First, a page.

additional technical staff.”
Increased sales success, increased revenue, and managed costs have all had a
positive impact on the company’s bottom line. In fact, as a direct result of the
initial success of ImageRouter, MOS has formed an application development
company called netCompass for the sole purpose of developing cutting-edge
solutions for MFP dealers.
“It’s a great feeling to be able to deliver a product that you know will help a
fellow copier dealer sell more products,” Gonzalez said. “We are unique because
we are a copier company building a product for copier companies, but nobody
understands our business better than us.”
Gonzalez has a few tips for other dealers who are contemplating developing their
“Developing a solution is possible for other small to mid-sized dealers, but
supporting and selling enough of them to make it worthwhile is a different
story,” he said. “Be careful, invest in good people, and make sure you have a
solid plan. We were just at the right place at the right time.”
Reeling in BIG Business
MOS was able to reel in a Top 25 South Florida law firm behind the strength of
its ImageRouter scanning station. With six locations, the firm was looking to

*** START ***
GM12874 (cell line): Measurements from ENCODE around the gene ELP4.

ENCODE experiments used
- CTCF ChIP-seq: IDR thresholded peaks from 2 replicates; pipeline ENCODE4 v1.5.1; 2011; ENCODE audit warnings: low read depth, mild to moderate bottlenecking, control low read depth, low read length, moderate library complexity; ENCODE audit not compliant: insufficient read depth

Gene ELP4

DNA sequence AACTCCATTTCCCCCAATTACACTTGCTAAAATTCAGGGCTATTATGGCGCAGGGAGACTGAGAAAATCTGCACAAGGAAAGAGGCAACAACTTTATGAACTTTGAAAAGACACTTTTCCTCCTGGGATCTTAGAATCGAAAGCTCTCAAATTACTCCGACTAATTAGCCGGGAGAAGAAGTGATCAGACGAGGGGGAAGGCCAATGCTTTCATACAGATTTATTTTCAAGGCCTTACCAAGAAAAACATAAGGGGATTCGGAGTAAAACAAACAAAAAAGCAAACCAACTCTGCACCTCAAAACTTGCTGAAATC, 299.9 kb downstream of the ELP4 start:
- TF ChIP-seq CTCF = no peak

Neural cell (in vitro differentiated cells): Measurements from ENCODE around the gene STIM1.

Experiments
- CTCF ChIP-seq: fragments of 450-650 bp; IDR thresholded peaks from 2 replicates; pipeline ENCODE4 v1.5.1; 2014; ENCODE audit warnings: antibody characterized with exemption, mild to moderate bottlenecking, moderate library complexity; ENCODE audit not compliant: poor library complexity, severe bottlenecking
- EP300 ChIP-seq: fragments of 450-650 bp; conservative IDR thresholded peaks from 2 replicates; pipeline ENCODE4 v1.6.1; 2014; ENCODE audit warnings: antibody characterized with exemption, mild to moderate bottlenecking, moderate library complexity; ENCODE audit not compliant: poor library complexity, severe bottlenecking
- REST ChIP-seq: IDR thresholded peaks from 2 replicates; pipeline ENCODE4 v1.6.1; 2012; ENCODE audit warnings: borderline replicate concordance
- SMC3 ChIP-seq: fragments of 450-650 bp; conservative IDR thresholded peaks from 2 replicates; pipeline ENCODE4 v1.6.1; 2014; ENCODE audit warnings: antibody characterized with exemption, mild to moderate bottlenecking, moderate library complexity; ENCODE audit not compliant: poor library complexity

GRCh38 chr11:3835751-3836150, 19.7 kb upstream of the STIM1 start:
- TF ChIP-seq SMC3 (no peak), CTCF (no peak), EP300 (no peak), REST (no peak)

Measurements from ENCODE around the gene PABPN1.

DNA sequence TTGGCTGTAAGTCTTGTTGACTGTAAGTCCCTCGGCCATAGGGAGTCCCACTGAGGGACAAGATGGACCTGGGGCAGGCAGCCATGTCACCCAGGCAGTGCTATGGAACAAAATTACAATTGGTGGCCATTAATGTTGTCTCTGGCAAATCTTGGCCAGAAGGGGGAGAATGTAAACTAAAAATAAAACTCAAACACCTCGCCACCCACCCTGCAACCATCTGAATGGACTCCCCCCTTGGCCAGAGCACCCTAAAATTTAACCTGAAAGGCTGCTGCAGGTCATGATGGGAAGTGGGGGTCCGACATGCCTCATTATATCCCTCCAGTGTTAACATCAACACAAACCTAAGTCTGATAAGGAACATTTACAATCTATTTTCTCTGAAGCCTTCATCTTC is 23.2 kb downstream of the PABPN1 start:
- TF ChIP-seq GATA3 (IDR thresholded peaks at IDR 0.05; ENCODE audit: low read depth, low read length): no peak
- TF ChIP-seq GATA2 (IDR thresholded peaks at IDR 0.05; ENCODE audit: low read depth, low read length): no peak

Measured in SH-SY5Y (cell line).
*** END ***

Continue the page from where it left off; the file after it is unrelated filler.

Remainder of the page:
replace all of its copiers and facsimile systems. They had over 35 Segment 3, 4,
and 5 copiers, as well as 50 facsimile systems. The firm was also seeking to
fully connect and integrate all of its systems. Requirements included:
1. Full integration to Interwoven WorkSite
2. Full integration with Equitrac Cost Recovery
3. Electronic Bates numbering
4. Production-level searchable PDF output
5. Burn documents to CD
6. Easy to use
7. Minimal IT support requirements
Because of the size and scope of the project, MOS was competing against local
and national competitors. The company made it to the final round of
presentations, at which point it was able to differentiate itself with its
“Once they saw the demonstration of the system and what it could do for them, it
was ‘Game Over’ for the competition,” said Rick Bolanos, MOS’s vice president of
The final solution included a mix of digital MFPs set up to scan and print on
the network. In addition, nearly a dozen ImageRouters were strategically placed
throughout the firm in “copy center” environments to process the high volume
scanning, Bates numbering, and document archiving tasks.